Sept. 27, 2001
The Fund for the Improvement of Postsecondary Education in the U.S. Department of Education, through its Comprehensive Program, has awarded a $439,742 grant to Ferris State's Structured Learning Assistance Program in the University College for the "Modeling A Successful Student Retention & Faculty Development Program." Seventy-one percent of the $620,144 total cost of the project is being federally funded by FIPSE, with the remaining 29 percent funded by the four institutions participating in the project.
The "Modeling A Successful Student Retention & Faculty Development Program" will begin on Oct. 1 and extend for a three-year period through Sept. 30, 2004.
The SLA Program is a proven and successful model that improves student pass rates. The project will disseminate the model used at Ferris State for the past seven years to four partner academic institutions, which have documented significant problems with low course pass rates and retention of academically at-risk students. SLA is an innovative program that differs from traditional supplemental instruction approaches. Through its use of mandatory student attendance and a strong faculty development component, SLA has evolved into a two-tiered learning enhancement system.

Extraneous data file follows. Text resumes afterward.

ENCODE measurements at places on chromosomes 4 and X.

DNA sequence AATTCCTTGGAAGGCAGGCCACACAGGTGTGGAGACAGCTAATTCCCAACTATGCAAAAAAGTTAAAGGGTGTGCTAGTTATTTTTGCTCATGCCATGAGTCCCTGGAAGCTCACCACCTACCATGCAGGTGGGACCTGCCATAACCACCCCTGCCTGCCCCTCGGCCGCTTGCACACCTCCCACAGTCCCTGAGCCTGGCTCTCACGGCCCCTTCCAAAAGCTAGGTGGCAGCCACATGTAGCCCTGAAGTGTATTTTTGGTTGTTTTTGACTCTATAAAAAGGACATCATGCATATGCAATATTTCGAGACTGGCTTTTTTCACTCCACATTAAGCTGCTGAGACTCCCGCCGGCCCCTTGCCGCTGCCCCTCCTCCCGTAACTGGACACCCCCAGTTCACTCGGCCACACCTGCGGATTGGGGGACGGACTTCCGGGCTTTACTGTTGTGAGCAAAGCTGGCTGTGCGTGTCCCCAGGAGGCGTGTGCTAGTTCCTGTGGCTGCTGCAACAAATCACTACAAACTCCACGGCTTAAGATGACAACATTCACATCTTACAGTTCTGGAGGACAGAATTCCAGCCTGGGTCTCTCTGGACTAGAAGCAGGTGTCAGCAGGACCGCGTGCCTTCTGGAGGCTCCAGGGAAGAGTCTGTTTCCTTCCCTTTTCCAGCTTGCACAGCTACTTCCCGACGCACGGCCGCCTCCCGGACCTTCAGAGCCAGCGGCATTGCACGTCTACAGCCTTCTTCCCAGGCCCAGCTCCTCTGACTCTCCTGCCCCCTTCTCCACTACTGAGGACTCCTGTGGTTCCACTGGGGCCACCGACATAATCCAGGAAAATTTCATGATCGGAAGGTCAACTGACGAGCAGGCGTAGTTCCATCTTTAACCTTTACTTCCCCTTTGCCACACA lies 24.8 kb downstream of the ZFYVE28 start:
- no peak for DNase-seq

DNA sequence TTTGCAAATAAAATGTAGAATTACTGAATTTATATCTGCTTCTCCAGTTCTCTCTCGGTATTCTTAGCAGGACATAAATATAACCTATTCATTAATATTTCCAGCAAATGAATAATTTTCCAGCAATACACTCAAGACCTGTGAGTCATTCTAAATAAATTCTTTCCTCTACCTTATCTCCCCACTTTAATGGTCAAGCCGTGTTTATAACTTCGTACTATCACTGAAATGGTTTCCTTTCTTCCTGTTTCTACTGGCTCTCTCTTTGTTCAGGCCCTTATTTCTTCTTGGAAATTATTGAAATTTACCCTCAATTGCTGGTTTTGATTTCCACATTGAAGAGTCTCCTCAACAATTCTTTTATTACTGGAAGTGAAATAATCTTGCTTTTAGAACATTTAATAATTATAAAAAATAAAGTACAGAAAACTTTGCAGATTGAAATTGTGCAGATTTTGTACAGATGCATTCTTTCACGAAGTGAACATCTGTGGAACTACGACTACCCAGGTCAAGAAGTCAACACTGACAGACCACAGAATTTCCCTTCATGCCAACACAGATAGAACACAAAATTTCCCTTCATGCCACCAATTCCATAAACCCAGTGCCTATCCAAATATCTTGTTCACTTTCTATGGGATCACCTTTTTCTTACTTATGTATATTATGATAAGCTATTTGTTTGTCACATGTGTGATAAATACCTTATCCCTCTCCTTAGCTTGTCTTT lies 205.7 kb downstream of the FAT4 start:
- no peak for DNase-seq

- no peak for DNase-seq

The four partner academic institutions participating in this project include Benedictine University in Lisle, Ill.; Indiana University/Purdue University in Indianapolis, Ind.; Northern Kentucky University in Highland Heights, Ky.; and San Jacinto Community College in Houston, Texas.
John Kowalczyk, Ph.D., program coordinator of the SLA Program will serve as the overall FIPSE Project director and trainer. He will be assisted with the training of these four schools by Terry Doyle, associate professor, Center for Teaching, Learning & Faculty Development. The grant proposal was written by a team that, in addition to Kowalczyk and Doyle, included Joan Totten, department head, Developmental Programs and Curriculum, University College; William Potter, Ph.D., dean, University College; and former Ferris Grants Director Dr. Tamsey Andrews.
The FIPSE Comprehensive Program, sponsored by the U.S. Department of Education, is a grant competition designed to support innovative reform projects that hold promise as models for the resolution of important issues and problems in postsecondary education. The competition for these grants is extremely competitive. In the current fiscal year 2001-02 competition, of 1,500 preliminary proposals received by FIPSE, only 75 applicants were awarded grants.
Grants of this size must be approved by the Ferris Board of Trustees. The Board's Finance Committee voiced its approval of the project last week. The full Board will consider it at its Oct. 19 meeting.